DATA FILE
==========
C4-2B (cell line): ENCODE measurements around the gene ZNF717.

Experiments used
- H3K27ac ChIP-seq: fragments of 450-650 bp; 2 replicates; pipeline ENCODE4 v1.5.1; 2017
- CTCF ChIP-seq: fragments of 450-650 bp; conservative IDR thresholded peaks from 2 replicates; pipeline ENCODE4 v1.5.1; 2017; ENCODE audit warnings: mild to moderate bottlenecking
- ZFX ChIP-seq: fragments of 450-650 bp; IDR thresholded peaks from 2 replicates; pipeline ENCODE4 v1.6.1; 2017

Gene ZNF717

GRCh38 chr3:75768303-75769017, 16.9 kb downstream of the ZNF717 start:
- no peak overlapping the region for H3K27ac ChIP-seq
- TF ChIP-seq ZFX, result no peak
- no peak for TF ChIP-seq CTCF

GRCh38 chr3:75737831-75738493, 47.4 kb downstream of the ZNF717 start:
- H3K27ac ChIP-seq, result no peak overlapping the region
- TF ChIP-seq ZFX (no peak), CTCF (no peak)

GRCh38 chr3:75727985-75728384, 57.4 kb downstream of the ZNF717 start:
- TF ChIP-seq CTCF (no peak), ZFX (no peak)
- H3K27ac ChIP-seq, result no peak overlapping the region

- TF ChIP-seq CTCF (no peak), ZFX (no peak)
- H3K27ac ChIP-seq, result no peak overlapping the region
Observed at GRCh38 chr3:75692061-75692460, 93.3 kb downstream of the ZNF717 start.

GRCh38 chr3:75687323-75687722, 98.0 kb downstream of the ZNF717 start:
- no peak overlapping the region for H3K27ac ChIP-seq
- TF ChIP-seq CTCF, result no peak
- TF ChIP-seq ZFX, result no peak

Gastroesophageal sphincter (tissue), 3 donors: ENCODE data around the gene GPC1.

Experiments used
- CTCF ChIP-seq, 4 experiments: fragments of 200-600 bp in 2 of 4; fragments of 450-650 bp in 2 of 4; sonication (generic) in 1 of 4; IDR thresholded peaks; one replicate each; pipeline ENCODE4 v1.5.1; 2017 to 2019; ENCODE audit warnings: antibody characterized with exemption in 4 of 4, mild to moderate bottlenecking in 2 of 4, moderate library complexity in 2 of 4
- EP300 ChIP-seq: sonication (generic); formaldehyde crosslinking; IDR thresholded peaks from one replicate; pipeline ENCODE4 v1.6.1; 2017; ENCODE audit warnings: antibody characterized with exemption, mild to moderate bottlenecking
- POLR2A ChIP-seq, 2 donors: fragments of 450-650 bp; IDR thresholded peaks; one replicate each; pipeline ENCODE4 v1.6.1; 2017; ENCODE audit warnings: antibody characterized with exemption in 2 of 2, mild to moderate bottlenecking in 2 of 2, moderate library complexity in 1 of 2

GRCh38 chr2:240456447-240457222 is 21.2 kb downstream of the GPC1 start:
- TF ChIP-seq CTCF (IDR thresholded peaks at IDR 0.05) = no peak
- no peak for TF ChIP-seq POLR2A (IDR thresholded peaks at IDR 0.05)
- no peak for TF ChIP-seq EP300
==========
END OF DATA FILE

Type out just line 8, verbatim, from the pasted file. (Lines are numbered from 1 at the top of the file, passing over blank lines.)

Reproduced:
- no peak overlapping the region for H3K27ac ChIP-seq